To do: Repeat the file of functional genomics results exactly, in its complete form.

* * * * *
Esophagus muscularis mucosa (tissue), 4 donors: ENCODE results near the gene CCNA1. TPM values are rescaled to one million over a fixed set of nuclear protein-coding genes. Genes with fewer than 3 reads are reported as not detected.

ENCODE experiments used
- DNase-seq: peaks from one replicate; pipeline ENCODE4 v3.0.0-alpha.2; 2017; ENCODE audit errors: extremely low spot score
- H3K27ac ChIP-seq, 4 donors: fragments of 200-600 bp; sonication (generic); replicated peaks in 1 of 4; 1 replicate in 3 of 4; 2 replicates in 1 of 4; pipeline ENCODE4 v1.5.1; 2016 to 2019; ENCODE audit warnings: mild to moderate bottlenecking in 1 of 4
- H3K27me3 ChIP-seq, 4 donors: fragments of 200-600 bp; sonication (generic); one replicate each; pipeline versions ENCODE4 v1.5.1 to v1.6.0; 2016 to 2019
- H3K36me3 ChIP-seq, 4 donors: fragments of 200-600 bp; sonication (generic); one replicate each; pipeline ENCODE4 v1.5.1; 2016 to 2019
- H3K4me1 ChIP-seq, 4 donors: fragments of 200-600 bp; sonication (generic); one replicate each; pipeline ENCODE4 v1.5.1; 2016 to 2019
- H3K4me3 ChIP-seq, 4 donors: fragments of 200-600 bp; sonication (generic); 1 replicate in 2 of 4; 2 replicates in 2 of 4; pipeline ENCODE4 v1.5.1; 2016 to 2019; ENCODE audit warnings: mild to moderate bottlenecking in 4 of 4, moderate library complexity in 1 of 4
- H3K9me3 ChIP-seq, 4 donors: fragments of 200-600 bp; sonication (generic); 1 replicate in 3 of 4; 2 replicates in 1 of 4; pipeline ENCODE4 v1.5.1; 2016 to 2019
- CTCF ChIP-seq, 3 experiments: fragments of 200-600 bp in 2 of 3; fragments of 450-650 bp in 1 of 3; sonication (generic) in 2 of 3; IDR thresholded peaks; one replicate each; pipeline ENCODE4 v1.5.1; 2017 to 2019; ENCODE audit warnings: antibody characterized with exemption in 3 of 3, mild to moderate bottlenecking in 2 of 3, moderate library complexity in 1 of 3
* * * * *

Esophagus muscularis mucosa (tissue), 4 donors: ENCODE results near the gene CCNA1. TPM values are rescaled to one million over a fixed set of nuclear protein-coding genes. Genes with fewer than 3 reads are reported as not detected.

ENCODE experiments used
- DNase-seq: peaks from one replicate; pipeline ENCODE4 v3.0.0-alpha.2; 2017; ENCODE audit errors: extremely low spot score
- H3K27ac ChIP-seq, 4 donors: fragments of 200-600 bp; sonication (generic); replicated peaks in 1 of 4; 1 replicate in 3 of 4; 2 replicates in 1 of 4; pipeline ENCODE4 v1.5.1; 2016 to 2019; ENCODE audit warnings: mild to moderate bottlenecking in 1 of 4
- H3K27me3 ChIP-seq, 4 donors: fragments of 200-600 bp; sonication (generic); one replicate each; pipeline versions ENCODE4 v1.5.1 to v1.6.0; 2016 to 2019
- H3K36me3 ChIP-seq, 4 donors: fragments of 200-600 bp; sonication (generic); one replicate each; pipeline ENCODE4 v1.5.1; 2016 to 2019
- H3K4me1 ChIP-seq, 4 donors: fragments of 200-600 bp; sonication (generic); one replicate each; pipeline ENCODE4 v1.5.1; 2016 to 2019
- H3K4me3 ChIP-seq, 4 donors: fragments of 200-600 bp; sonication (generic); 1 replicate in 2 of 4; 2 replicates in 2 of 4; pipeline ENCODE4 v1.5.1; 2016 to 2019; ENCODE audit warnings: mild to moderate bottlenecking in 4 of 4, moderate library complexity in 1 of 4
- H3K9me3 ChIP-seq, 4 donors: fragments of 200-600 bp; sonication (generic); 1 replicate in 3 of 4; 2 replicates in 1 of 4; pipeline ENCODE4 v1.5.1; 2016 to 2019
- CTCF ChIP-seq, 3 experiments: fragments of 200-600 bp in 2 of 3; fragments of 450-650 bp in 1 of 3; sonication (generic) in 2 of 3; IDR thresholded peaks; one replicate each; pipeline ENCODE4 v1.5.1; 2017 to 2019; ENCODE audit warnings: antibody characterized with exemption in 3 of 3, mild to moderate bottlenecking in 2 of 3, moderate library complexity in 1 of 3